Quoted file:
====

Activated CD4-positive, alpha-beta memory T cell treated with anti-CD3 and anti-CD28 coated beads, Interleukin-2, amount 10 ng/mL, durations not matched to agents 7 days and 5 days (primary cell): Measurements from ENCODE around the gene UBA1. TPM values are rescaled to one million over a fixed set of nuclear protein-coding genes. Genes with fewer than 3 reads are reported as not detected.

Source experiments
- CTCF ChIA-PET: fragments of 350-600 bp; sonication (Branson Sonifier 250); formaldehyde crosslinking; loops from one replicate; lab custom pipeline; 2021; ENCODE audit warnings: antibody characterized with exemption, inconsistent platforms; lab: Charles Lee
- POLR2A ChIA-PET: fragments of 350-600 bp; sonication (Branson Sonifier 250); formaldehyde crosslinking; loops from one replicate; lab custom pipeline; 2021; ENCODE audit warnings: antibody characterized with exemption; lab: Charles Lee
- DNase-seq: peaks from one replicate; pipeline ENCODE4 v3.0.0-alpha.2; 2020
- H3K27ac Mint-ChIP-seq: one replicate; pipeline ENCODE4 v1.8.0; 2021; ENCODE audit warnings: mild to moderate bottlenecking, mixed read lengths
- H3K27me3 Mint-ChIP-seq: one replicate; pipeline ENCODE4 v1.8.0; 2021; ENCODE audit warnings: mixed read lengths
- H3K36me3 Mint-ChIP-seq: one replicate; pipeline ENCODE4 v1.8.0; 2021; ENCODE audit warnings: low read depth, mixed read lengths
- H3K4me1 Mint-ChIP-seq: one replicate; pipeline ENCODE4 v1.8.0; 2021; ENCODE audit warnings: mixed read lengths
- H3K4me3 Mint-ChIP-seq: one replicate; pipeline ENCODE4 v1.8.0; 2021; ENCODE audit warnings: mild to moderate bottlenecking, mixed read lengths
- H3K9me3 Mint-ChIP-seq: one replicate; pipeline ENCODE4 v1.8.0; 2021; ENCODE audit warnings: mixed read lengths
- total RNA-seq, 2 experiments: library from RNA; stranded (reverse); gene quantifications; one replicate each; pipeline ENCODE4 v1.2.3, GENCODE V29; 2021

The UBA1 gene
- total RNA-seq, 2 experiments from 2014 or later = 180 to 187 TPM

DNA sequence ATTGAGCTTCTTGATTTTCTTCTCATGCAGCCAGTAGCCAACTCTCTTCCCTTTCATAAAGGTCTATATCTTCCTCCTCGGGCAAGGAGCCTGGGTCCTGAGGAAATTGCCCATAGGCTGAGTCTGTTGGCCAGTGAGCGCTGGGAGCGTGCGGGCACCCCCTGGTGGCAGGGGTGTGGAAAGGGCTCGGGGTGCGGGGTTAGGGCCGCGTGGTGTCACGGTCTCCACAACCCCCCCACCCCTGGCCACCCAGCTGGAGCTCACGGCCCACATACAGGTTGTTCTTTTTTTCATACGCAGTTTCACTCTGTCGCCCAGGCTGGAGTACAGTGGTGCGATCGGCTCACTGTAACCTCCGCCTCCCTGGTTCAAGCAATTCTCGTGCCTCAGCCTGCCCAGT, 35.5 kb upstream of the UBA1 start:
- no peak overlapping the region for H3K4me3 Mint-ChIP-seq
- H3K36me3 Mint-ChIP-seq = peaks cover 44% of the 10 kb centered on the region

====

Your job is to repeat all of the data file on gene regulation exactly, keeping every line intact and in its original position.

Activated CD4-positive, alpha-beta memory T cell treated with anti-CD3 and anti-CD28 coated beads, Interleukin-2, amount 10 ng/mL, durations not matched to agents 7 days and 5 days (primary cell): Measurements from ENCODE around the gene UBA1. TPM values are rescaled to one million over a fixed set of nuclear protein-coding genes. Genes with fewer than 3 reads are reported as not detected.

Source experiments
- CTCF ChIA-PET: fragments of 350-600 bp; sonication (Branson Sonifier 250); formaldehyde crosslinking; loops from one replicate; lab custom pipeline; 2021; ENCODE audit warnings: antibody characterized with exemption, inconsistent platforms; lab: Charles Lee
- POLR2A ChIA-PET: fragments of 350-600 bp; sonication (Branson Sonifier 250); formaldehyde crosslinking; loops from one replicate; lab custom pipeline; 2021; ENCODE audit warnings: antibody characterized with exemption; lab: Charles Lee
- DNase-seq: peaks from one replicate; pipeline ENCODE4 v3.0.0-alpha.2; 2020
- H3K27ac Mint-ChIP-seq: one replicate; pipeline ENCODE4 v1.8.0; 2021; ENCODE audit warnings: mild to moderate bottlenecking, mixed read lengths
- H3K27me3 Mint-ChIP-seq: one replicate; pipeline ENCODE4 v1.8.0; 2021; ENCODE audit warnings: mixed read lengths
- H3K36me3 Mint-ChIP-seq: one replicate; pipeline ENCODE4 v1.8.0; 2021; ENCODE audit warnings: low read depth, mixed read lengths
- H3K4me1 Mint-ChIP-seq: one replicate; pipeline ENCODE4 v1.8.0; 2021; ENCODE audit warnings: mixed read lengths
- H3K4me3 Mint-ChIP-seq: one replicate; pipeline ENCODE4 v1.8.0; 2021; ENCODE audit warnings: mild to moderate bottlenecking, mixed read lengths
- H3K9me3 Mint-ChIP-seq: one replicate; pipeline ENCODE4 v1.8.0; 2021; ENCODE audit warnings: mixed read lengths
- total RNA-seq, 2 experiments: library from RNA; stranded (reverse); gene quantifications; one replicate each; pipeline ENCODE4 v1.2.3, GENCODE V29; 2021

The UBA1 gene
- total RNA-seq, 2 experiments from 2014 or later = 180 to 187 TPM

DNA sequence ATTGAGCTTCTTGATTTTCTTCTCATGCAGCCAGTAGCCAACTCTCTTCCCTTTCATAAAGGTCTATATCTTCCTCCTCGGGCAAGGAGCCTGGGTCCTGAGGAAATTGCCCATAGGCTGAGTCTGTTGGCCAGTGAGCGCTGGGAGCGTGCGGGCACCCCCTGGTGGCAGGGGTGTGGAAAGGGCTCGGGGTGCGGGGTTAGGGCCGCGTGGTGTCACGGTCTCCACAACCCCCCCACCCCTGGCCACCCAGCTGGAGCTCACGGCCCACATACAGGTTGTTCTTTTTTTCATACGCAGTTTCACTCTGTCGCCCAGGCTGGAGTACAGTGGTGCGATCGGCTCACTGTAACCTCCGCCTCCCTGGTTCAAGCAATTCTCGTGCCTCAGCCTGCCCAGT, 35.5 kb upstream of the UBA1 start:
- no peak overlapping the region for H3K4me3 Mint-ChIP-seq
- H3K36me3 Mint-ChIP-seq = peaks cover 44% of the 10 kb centered on the region